The Ducal Tavern it’s one of the oldest building in town. being built in mid 1300 by the Dukes of Cantelmo. The gothic facade is fully decorated with the coats of arms of the families tied with the Cantelmos. It was used as a “statio posita” (in latin) or the official place where to change horses, and as customs duty office. Now it houses art exhibitions.

Being located about 70 km away from L’Aquila, Popoli has been damaged too by the heartquake that hit in 2009, its signs still well visible…..

On a lighter note….. our hotel, not providing dinner, has an agreement with a nearby “trattoria”…….a very nice place, friendly, cheap, and oh my…..so good!!

pork sausages….marinara trout….

mixed grilled meat…..

local salami and cheese plate…..

More to come about our last adventure in Abruzzo….

 
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Posted by on July 1, 2016 in Uncategorized

 

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Life goes like this…

Lots of things going on here…. It’s the busiest time ever at work, working 10 hours a day all week…saturday and sundays are for shopping, cleaning, family and friends, not really enough time for being social….I’ll be back to normal mid-august….if I survive!

Here are some pics from our visit (end of april) to the annual flowers and plants fair, held in the park of the Royal Palace in Colorno.

We try to visit it every year because our friend R has a stall there where he sells his olive and fruits plants….our last time was two years ago, read about it here….

 

This muscular back belongs to M, our friend’s son….

The same weekend was also dedicated to some Street Food tasting…..a really good tasting!

From the end of february we are renovating my m-i-l apartment for our daughter, lots of things to do, to buy, to decide, problems after problems…now we are almost done, and this will be a subject for another post…soon, I hope.

 
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Posted by on June 27, 2016 in Uncategorized

 

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One morning in the garden

There’s this no-profit organisation in my hometown, that in spring and in winter organizes some city tours, on the footsteps of the noble families that ruled our city over the centuries. We had been with them a few times already, always a pleasure and very interesting. At the beginning of april, the meeting point was at our local botanical garden, being this spring under the name of the Borbone.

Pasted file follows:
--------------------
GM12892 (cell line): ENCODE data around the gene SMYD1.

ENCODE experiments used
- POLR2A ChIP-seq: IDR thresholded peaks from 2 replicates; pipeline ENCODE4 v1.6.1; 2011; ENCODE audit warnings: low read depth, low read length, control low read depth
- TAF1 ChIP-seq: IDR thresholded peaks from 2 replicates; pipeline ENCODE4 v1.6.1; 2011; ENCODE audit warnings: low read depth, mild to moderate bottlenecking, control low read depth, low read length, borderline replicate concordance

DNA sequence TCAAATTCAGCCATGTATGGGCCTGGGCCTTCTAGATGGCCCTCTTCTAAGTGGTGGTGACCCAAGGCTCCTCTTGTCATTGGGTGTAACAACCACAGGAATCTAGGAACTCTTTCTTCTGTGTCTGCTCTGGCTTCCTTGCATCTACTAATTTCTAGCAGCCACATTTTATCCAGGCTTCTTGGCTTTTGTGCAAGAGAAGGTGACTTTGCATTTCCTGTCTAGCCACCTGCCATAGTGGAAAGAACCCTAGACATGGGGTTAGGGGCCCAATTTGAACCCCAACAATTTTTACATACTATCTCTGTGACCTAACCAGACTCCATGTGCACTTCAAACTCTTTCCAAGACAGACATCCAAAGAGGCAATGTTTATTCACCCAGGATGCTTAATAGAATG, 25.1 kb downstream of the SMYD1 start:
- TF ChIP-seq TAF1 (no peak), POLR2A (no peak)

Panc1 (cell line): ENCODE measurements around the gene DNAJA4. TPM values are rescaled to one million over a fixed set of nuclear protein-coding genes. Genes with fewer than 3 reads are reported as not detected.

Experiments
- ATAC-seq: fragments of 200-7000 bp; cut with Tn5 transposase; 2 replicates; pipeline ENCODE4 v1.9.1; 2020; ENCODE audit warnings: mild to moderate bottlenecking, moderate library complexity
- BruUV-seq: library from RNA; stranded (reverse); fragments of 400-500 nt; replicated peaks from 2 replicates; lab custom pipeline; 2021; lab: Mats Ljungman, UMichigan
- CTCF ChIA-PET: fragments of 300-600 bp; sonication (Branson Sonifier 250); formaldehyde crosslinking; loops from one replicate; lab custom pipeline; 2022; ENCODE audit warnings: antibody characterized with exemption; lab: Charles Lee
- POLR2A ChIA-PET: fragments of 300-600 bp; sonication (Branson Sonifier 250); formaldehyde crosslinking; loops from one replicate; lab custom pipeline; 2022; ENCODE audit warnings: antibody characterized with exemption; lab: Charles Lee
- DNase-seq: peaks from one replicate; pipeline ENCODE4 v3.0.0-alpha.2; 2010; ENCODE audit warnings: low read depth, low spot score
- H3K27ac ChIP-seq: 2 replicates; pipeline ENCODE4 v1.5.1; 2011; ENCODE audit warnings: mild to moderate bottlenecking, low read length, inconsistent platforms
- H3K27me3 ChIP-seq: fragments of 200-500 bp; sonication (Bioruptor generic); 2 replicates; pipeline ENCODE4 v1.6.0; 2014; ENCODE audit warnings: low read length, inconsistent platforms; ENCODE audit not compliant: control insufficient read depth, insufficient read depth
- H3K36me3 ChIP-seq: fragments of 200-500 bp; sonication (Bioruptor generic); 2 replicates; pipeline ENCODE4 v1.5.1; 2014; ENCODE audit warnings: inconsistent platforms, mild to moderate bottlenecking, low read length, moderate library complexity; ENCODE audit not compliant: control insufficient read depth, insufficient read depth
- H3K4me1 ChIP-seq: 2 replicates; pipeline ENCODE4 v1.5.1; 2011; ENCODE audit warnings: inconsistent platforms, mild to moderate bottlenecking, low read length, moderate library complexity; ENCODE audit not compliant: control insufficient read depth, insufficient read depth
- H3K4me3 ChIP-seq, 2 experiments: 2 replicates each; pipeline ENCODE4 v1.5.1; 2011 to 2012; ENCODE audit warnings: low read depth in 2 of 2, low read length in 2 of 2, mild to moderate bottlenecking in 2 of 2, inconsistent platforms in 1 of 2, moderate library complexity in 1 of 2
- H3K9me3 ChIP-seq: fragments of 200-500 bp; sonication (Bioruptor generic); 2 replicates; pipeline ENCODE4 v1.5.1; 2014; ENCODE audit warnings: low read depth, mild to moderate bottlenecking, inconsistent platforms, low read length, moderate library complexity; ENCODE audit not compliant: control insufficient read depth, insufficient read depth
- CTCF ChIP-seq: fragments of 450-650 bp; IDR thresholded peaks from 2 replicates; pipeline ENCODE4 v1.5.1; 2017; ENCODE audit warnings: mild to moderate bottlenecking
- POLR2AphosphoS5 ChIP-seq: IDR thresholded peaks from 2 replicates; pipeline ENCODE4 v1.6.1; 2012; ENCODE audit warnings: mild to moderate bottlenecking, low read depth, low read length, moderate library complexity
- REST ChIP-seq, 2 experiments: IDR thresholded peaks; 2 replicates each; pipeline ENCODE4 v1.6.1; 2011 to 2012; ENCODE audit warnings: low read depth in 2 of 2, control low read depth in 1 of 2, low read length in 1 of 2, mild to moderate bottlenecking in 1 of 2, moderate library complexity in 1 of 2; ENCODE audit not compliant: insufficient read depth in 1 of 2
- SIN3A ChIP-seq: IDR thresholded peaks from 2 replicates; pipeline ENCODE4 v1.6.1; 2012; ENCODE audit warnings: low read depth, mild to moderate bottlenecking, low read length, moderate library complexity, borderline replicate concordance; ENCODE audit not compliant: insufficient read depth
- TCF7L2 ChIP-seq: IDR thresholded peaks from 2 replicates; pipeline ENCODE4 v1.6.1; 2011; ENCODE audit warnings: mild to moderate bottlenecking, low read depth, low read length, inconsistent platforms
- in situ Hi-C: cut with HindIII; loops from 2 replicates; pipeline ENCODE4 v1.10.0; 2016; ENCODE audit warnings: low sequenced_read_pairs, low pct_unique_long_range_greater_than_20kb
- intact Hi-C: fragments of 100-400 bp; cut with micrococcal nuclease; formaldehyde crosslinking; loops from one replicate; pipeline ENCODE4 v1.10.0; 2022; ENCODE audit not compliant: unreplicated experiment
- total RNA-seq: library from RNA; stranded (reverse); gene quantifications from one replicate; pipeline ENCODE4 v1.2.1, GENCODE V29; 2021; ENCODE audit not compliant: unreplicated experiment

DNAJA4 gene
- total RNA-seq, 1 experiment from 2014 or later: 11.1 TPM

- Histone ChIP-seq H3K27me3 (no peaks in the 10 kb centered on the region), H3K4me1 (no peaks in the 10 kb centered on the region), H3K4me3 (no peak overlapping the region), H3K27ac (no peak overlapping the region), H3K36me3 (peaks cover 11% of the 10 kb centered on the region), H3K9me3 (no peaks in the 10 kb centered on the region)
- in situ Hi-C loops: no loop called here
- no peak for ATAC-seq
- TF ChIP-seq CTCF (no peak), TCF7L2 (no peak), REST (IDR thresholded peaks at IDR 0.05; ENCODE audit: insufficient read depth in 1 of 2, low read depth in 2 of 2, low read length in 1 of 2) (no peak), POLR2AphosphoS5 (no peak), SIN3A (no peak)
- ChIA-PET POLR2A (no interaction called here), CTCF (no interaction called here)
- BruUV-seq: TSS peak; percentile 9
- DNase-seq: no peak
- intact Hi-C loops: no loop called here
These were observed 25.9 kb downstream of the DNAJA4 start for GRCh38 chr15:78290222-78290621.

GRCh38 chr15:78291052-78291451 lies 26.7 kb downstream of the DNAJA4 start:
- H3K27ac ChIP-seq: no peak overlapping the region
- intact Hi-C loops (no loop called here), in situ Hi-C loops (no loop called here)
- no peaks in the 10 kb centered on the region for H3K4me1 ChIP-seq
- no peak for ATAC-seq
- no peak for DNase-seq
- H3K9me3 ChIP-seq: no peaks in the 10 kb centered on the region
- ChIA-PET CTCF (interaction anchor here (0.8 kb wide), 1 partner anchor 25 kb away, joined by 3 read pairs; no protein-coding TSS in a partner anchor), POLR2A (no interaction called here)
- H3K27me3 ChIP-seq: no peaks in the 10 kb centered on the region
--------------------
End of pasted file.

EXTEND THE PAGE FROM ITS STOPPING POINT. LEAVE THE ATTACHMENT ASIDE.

The origins of the Parma Botanical Garden can be traced back to the year 1600.
Even before this time Parma had the “Giardino dei Semplici” (Garden of Simple) founded by Ranuccio I Farnese which formed part of Medical Department and used to grow healing herbs (hence the name simple indicating medicines from the plant kingdom).

The present Botanical Garden was created in the 1768 by the abbot Giambattista Guatteri, professor of botany, under the auspices of Ferdinando I of Borbone and was located in the city centre, covering the same area of 11000 square metres when established as it does today. The central part, in front of the greenhouses, preserves the Italian garden style of the eighteenth century project, even if the shape has been partially modified with the march of time. The wooded part, created between the XVIII and the XIX century, remains in the east of the Garden, whilst the western part has been rebuilt according to the British garden style.

Above, the “V” that stands for violet, the typical Parma flower, the most loved by Marie Louise, Duchess of Parma, still today lovingly remembered (we are celebrating her bicentenary right now with lots of events).

In the last years a reorganization and an enrichment of the collections has been started, and the flowerbeds and the border have been fixed. Precious herbariua kept at the Garden include that of Giambattista Guatteri, Giorgio Jan and Giovanni Passerini which also has some working tools; an ancient herbarium of healing herbs which was the property of the botanic doctor G. B. Casapini (1722); the herbarium of the countess Albertina Sanvitale with her autograph hints (1828 – 1830) and the herbarium of Luigi Gardoni (1836 – 1878) composed of 274 boxes containing a diverse mix of local and exotic species.

Above, my daughter, the pro photographer….